% = × 100 = 3% 1.00 It should be noted that even though precision and accuracy are often used interchangeably in colloquial language, they are used for different purposes in the chemistry lab and should not be mixed up. It is also important to note that data can be precise without being accurate, and vice versa. If a student calculates the density of water over a series of tests to be 0.723 g/mL, 0.724 g/mL, and 0.725 g/mL, then the data would be precise (have a low standard deviation) but it would not be accurate (have a high percent error). Similarly, if another student obtained densities of 0.75 g/mL, 1.00 g/mL, and 1.25 g/mL then the average of these values would give very accurate data (low percent error) but the values themselves are very imprecise (high standard deviation). Using Spreadsheets and Graphing Data Finally, obtaining measurements and performing calculations is clearly an important aspect of experimentation, but that data won’t mean much if it is not presented clearly. For this reason, in addition to properly working with numbers, a good Chem 181 Working With Numbers experimenter will need to learn how to manipulate and present his or her data. Here, it is recommended you familiarize yourself with a spreadsheet program such as Microsoft Excel. Spreadsheets are very powerful computer programs that allow users to enter and manipulate numerical data and produce high quality graphs to visualize relationships between datasets. Learning how to use spreadsheets can seem like a daunting task, but they are incredibly useful tools with just a basic level of understanding. It should be noted that your version of Excel may not look exactly the same as the figures shown in this section, but the general procedures outlined should still be very similar and just as applicable. Figure 1. Basic Excel spreadsheet All spreadsheet work begins with the cell. Cells are the array of boxes that appear within the worksheet that can be identified by their column letter and row number. For example, when you open your spreadsheet, the box in the upper left corner would be cell A1, with the one immediately below being A2 and the one immediately to the right being B1. Just as you could use these location names to quickly find a particular cell, so too can Excel use these names as shortcuts. This is what makes calculations possible. When you want to start entering data into a spreadsheet, you simply left click a cell and type your information. In order to move onto another cell, you could click a different box, press Enter, or use your directional arrows on your keyboard. In order to make the most out of a spreadsheet it is a good idea to limit the amount of data you put into each cell. The real power of Excel comes from its ability not only to hold data but also to actually perform functions with that data. Excel can do massive amounts of calculations on very large datasets in extremely short amounts of time. The way of telling Excel that you want it to calculate something rather than just holding the data is by starting the cell with “=”. For example, if you typed =2+2 into a cell and pressed enter, the cell would display 4. Not only can Excel handle basic calculations using the symbols +, -­‐, *, and / for addition, subtraction, multiplication, and division, respectively, but it can also perform more difficult or time-­‐consuming math. This frequently involves referring back to other cells and will be discussed shortly. Some handy functions you might find useful include: • =SUM which can add a large amount of data together • =AVERAGE which finds the mathematical mean of a dataset • =STDEV which takes the standard deviation of a dataset • =SQRT which takes the square root of a number • =(some number)^2 which squares a number • =LN which takes the natural logarithm of a number Chem 181 Working With Numbers =LOG which takes the logarithm (base 10) of a number =MEDIAN which finds the median number in a dataset When performing calculations such as these it is possible to just enter all of the numerical data, but it is more practical to use the callback shortcuts to data already in the spreadsheet. For example, let’s say you wanted to find the average density of water over six different experiments. In the lab you found the density to be 0.96 g/mL, 0.98 g/mL, 1.01 g/mL, 1.02 g/mL, 1.03 g/mL, and 1.06 g/mL. It is certainly fine to find the average by typing in “=AVERAGE(0.96, 0.98, 1.01, 1.02, 1.03, 1.06)” but if the data is already in the spreadsheet, the much more efficient method would be to have Excel refer back to the cells containing the data. If your six densities were in cells A1-­‐ A6, instead of retyping all of the numbers, you could simply find the average by typing Figure 2. Calculations. “=AVERAGE(A1:A6)” or by typing “=AVERAGE(“ and then highlighting the data you want Excel to average and closing the parentheses. For small datasets this may not seem that useful, but for larger experiments that involve tens or hundreds of numbers, Excel can be more helpful than a calculator. Additionally, you’ll find Excel to be a time-­‐saver if you want to perform many calculations at once. For example, let’s say for a different experiment you need to take the logarithm of each measurement recorded in lab. You could calculate this using a calculator or using your new Excel knowledge and typing in =LOG(number) but again this gets tedious and time-­‐consuming if you have a large amount of data. If you organize your data appropriately in your spreadsheet, you can actually perform all of the calculations at once. To do this, type in the function you want to perform into a new cell. After you click on a cell, you should notice a small, solid black, blue, or grey square in the bottom right corner of the cell. Once the function has been typed in, click and drag that box in the same direction as all of your other data and Excel will perform that same calculation for every other number in that group. This same procedure can be applied when performing calculations involving more than one cell. For example, if you were trying to calculate a density, you would divide mass by volume, two numbers you could find in a lab. It is common to organize data in columns in Excel, so you may put all of your masses in column A and all of your corresponding volumes in column B. Then in column C you could type in =A1/B1 to calculate the density. By dragging that small box down, Excel would now calculate A2/B2, A3/B3, A4/B4, etc. You can also type in functions where you always calculate with the same cell. For example, if you obtain volume in milliliters but need it in liters, you may type all of your measured volumes in column A, and then the number 1000 in cell B1 since milliliters/1000 = liters. If you typed in =A1/B1 into C1 then the calculation would happen as normal, but if you went to drag down that small box to carry the function across all of your measurements, you would see error messages. This is because Excel is trying to calculate A2/B2, A3/B3, etc., but now there is no number in B2, B3, etc. In order to get Excel to always just divide all of your numbers by cell B1 (in this case, 1000), you would enter your calculation as =A1/$B$1 instead. Using the two dollar signs tells Excel to lock that cell in for •
• Chem 181 Working With Numbers all other calculations. Now dragging that box will give you all of your volumes in liters as desired. Figure 3. (Left) Performing calculations involving more than one cell; (Right) How to lock a cell for future calculations. Note the solid black square in the lower right corner of cell C3 (Left) and C2 (Right) used for performing multiple calculations. Once you have your data and calculations properly organized, you may want to provide a graph as part of your experimental analysis. Excel can generate many different types of charts and graphs but for this experiment we will focus on linear plots since that is what you will encounter most frequently in the chemistry lab. In order to create a graph on Excel, you will want to put the data for your independent variable in column A. The independent variable is the experimental data that is under the control of the experimenter and it belongs on the x-­‐axis (horizontal axis) on a graph. You then need to put your dependent variable in column B. The dependent variable is the condition that depends on the other variable and gets placed on the y (or vertical) axis. With your data correctly placed, click and drag over the whole dataset to highlight the two columns. Then, depending on your version of Excel, you will either click the Insert tab or the Charts tab. Within the Charts submenu, find the option labeled “Scatter” and select “Marked Scatter” or “Scatter with only Markers”. Figure 4. Standard look of the insert tab with several chart options. Chem 181 Working With Numbers Figure 5. Scatter chart menu; notice the “Marked Scatter” option in the upper-­‐left. A graph featuring nothing but data points should now appear next to your data, but it is missing many key features. As previously mentioned, we are assuming that we are looking for a linear relationship. This means we want to find the best-­‐fit line to see how the data points are connected. To add the best-­‐fit line, right-­‐click on one of the data points themselves. Click the option that says “Add Trendline”; then within the trendline menu, under Options, check the boxes labeled “Display equation on chart” and “Display R-­‐squared value on chart”. Recall from algebra that the equation of a line is given by y = mx + b, so the equation of the line gives the slope (m) and y-­‐intercept (b), which may be useful in finding key relationships. The R-­‐squared value is called the coefficient of determination and is a measure of how well the data points fall on the best-­‐fit line, where an R2 value of 1 shows perfectly linear data. Figure 6. Data point menu. Notice the “Add Trendline” option second from the bottom. Chem 181 Working With Numbers Current, mA Figure 7. Format Trendline options. Notice the “Display equation on chart” and “Display R-­‐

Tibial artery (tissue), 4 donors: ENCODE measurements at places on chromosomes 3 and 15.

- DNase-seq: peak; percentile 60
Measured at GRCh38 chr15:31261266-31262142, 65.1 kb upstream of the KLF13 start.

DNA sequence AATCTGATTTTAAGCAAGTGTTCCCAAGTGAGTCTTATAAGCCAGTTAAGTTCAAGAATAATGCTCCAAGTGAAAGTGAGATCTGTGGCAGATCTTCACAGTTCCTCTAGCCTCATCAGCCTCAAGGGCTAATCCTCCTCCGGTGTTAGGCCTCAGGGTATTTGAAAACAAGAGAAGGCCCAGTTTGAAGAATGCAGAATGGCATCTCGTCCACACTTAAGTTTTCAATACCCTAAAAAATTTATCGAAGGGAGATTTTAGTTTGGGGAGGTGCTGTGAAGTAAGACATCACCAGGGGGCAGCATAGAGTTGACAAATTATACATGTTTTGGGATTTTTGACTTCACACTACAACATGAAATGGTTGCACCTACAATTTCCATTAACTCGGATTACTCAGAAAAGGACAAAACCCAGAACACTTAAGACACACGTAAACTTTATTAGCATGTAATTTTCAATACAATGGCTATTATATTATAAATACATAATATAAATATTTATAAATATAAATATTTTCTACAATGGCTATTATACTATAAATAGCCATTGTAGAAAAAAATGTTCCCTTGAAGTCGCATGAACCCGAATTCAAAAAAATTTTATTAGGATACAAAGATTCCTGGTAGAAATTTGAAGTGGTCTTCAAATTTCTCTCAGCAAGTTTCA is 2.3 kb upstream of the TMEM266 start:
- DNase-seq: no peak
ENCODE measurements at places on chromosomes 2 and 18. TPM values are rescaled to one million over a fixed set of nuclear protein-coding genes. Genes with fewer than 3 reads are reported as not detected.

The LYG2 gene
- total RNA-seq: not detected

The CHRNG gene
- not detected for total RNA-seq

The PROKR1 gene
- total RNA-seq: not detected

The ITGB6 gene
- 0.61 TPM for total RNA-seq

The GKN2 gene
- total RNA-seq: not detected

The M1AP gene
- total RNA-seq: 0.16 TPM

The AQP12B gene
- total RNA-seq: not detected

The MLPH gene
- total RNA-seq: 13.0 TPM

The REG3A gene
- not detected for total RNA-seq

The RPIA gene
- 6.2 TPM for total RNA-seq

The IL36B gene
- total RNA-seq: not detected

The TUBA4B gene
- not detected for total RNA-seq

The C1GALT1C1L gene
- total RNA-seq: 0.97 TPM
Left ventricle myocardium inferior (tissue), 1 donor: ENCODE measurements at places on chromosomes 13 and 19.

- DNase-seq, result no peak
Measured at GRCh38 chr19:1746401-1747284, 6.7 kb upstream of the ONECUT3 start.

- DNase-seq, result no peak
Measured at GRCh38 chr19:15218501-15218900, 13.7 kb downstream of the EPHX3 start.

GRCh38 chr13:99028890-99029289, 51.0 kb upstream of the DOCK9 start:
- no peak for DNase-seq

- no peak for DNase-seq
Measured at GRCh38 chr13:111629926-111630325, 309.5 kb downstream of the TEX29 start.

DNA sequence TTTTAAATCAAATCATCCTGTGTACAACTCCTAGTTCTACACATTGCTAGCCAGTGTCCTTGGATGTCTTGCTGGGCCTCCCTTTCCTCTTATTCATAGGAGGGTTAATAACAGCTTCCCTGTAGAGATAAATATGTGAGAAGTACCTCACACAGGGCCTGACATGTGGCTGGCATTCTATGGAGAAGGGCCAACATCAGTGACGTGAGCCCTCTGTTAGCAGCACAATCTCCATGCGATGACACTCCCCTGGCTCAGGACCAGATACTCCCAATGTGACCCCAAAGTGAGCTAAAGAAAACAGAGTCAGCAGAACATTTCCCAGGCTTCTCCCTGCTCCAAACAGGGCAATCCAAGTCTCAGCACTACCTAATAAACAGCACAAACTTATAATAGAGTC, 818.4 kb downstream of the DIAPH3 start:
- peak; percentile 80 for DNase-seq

squared value on chart” options checked on the bottom. You should also always include axes and chart titles so that anyone looking at your graph can immediately identify what is being compared and make their own conclusions about the data. To add titles, go to the Chart Layout tab and use the appropriate dropdown arrows to add titles as necessary. You may also want to delete the legend since you only have one series of data and change or delete the gridlines to further clean up the graph, but these are more aesthetic fixes that fall to personal preferences. Overall, a lot of this business with handling numbers and utilizing spreadsheets seems complicated. However, these are essential topics when working in the chemistry lab. Though it may be daunting at first, a bit of practice goes a long way towards stronger levels of understanding. As you become more comfortable you will hopefully find these topics to be useful even outside of the laboratory. Change in Current with Increasing Concentration of Known Conductivity 45.00 40.00 35.00 30.00 y = 4.4365x + 1.9167 25.00 R² = 0.98353 20.00 15.00 10.00 5.00 0.00 0.00 1.00 2.00 3.00 4.00 5.00 6.00 7.00 8.00 9.00 10.00 Conductivity, mS Figure 8. Final plot with axes and graph titles, line equation, and R2 value. Chem 181 Working With Numbers Name _________________________________________ Date _________________________ Sec. No. ___________ Working With Numbers Pre-­‐Laboratory Assignment 1. How do exact numbers differ from measured numbers? 2. How many significant figures does the measurement 1000 cm have in it? Explain your answer. 3. What does the exponent tell you when a number is written in scientific notation? 4. If an experiment was expected to produce 1253 J of heat but only produced 1197 J, what was the percent error? Show your work. Chem 181 Working With Numbers 5. An experiment was performed to look at how density changes when the ratio of water and ethanol was changed. The following data was obtained: % Mass 1.00 2.50 3.50 4.00 6.00 7.50 9.50 Ethanol Density, 0.9963 0.9936 0.9918 0.9910 0.9878 0.9855 0.9826 g/mL Use Excel or a similar spreadsheet program to plot these six data points and answer the following questions. a. What is the independent variable? b. What is the dependent variable? c. What is the equation of the best-­‐fit line? d. What is the value of the coefficient of determination? e. According to the best-­‐fit line, what should the density of pure water be (i.e. what is the density when % mass ethanol = 0.00)? Show your work. Chem 181 Working With Numbers Name _________________________________________ Date _________________________ Sec. No. ___________ Working With Numbers Post-­‐Laboratory Assignment 1. Identify the following numbers as exact, measured, calculated, mathematical, or defined. a. The number of centimeters in one meter _______________________________ b. The number of students in a classroom _______________________________ c. The number π _______________________________ d. The circumference of the Earth _______________________________ e. The weight of a bag of apples _______________________________ f. The number of apples in that bag _______________________________ 2. Determine the number of significant figures in each of the following numbers. a. 1932.75 __________ e. 0.42930000 __________ b. 1004 __________ f. 12743500. __________ c. 75432000 __________ g. 0.0000000062 __________ d. 0.0093392 __________ h. 23490001243 __________ 3. Convert the following numbers to scientific no...